We are not aware of any case in which a court was confronted with the constitutionality of a durational residency requirement for tuition purposes in excess of one year. A one-year period of residency is the usual requirement employed by virtually all state universities. See Note, The Constitutionality of Nonresident Tuition, 55 Minn.L.Rev. 1139, 1140 (1971). We cannot predict whether the courts would uphold a period longer than one year and if so where the courts would draw the line. We do not know at what point a court may determine that a longer residency requirement penalizes or has a chilling effect on the fundamental constitutional right of interstate travel, which in turn would subject the requirement to strict scrutiny and a compelling interest test instead of the test where the requirement only needs to be reasonably and rationally related to a legitimate state purpose. The cases upholding one-year residency requirements clearly indicate that the requirement must be reasonable but have determined that the one-year period is reasonable. In addition, we cannot rule out the possibility that a court would adopt a "substantial interest" test. See Plyler v. Doe, supra.
In Kelm v. Carlson, 473 F.2d 1267 (6th Cir.1973), the court upheld a one-year residency requirement for reclassification as a resident student but invalidated as unreasonable a provision requiring the student to submit proof that he had secured employment in the state following graduation. In Smith v. Paulk, 705 F.2d 1279 (10th Cir.1983), the court held unconstitutional a requirement that private employment agency license applicants be residents of the state for one year preceding such application because it penalized the exercise of the constitutional right of interstate migration and was not justified by compelling state interest. The Tenth Circuit Court reiterated the language in Dunn v. Blumstein, 405 U.S. at 343, that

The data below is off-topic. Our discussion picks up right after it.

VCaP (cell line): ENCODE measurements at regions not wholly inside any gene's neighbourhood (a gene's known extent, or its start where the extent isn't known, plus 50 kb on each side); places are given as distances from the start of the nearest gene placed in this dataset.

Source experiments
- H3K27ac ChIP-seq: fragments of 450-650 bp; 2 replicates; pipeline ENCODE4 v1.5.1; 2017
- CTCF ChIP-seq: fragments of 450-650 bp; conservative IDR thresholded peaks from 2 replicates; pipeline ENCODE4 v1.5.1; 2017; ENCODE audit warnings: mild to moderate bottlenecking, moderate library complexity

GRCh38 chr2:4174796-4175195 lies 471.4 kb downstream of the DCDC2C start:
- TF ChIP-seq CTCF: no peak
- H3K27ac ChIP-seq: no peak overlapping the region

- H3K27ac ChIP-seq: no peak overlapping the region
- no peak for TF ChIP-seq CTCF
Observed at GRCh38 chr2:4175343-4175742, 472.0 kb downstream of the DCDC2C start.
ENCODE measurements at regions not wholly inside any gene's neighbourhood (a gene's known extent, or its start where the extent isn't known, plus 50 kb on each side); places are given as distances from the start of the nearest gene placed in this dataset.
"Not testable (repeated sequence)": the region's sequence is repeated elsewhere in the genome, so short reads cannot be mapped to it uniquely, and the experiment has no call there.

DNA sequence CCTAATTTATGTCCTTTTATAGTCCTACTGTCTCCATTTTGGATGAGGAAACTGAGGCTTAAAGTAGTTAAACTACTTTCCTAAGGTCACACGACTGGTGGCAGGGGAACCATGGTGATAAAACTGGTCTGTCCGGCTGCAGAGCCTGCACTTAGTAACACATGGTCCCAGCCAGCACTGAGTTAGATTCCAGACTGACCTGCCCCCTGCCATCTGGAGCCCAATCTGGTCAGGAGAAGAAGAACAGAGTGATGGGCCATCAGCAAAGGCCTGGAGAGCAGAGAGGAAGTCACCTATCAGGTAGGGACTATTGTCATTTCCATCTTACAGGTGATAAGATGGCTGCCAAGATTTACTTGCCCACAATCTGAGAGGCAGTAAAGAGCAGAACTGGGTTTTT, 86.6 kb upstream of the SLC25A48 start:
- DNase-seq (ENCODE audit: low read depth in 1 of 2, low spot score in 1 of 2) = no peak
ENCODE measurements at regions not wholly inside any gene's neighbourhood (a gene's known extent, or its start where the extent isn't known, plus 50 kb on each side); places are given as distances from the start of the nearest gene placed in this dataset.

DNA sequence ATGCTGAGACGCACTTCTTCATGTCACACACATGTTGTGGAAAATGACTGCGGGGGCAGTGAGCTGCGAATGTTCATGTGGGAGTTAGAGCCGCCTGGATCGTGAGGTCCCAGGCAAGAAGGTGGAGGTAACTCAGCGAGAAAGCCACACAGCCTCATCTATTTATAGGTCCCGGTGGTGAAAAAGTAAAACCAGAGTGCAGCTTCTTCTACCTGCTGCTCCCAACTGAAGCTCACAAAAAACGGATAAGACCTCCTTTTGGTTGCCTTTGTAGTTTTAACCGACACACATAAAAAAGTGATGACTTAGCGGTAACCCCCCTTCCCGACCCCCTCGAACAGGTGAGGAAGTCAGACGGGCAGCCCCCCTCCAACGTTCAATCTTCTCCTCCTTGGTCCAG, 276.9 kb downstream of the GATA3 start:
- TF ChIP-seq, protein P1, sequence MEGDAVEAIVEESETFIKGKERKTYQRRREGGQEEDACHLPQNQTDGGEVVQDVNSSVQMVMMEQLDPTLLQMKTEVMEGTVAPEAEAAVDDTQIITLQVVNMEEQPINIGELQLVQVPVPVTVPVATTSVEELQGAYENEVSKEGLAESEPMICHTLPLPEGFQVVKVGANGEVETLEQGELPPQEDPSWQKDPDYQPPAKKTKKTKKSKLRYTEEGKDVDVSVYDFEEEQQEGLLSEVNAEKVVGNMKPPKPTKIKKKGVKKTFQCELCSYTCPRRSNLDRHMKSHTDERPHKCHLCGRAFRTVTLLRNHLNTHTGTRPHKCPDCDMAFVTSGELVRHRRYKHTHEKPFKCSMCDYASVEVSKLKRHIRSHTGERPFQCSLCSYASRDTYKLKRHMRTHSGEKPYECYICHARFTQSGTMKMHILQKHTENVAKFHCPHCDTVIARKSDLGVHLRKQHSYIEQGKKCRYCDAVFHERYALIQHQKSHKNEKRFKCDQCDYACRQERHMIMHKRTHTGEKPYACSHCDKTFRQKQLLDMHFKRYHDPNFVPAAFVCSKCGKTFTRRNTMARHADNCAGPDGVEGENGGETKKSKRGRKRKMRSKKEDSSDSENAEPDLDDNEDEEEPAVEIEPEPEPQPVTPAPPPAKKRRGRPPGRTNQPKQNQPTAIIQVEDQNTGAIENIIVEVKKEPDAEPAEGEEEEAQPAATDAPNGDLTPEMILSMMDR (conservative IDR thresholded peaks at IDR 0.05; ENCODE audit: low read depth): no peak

if there are other reasonable ways to achieve the legislative goal with a lesser burden on constitutionally protected activity, 'a State may not choose the way of greater interference.'
705 F.2d at 1284. Several federal courts and this office have determined that five-year residency requirements for veterans' preferences and benefits constitute a denial of equal protection by discriminating against persons exercising the fundamental right of interstate travel. See Barnes v. Board of Trustees, Michigan Veterans Trust Fund, 369 F.Supp. 1327 (W.D.Mich.1973); Carter v. Gallagher, 337 F.Supp. 626 (D.Minn.1971); Stevens v. Campbell, 332 F.Supp. 102 (D.Mass.1971); Attorney General Opinion H-654 (1975).
While the cases generally uphold the constitutionality of provisions calculated to establish a student's bona fide intent to be domiciled in the state, they have struck down as unconstitutional provisions which have the effect of denying an out-of-state student the right to show that he became a resident of the state after entering the university. Rebuttable presumptions of nonresidency in these cases have been held constitutionally permissible. See Clarke v. Redeker, 406 F.2d 883 (8th Cir.1969), cert. denied, 396 U.S. 862 (1969). While a state may place a strong burden of proof as to change of residence on a former out-of-state student who claims state residency, each case must be decided on its own facts. Accordingly, the courts in several cases have struck down statutes containing irrebuttable presumptions and have held that a person must be allowed the opportunity to rebut a presumption of nonresidency.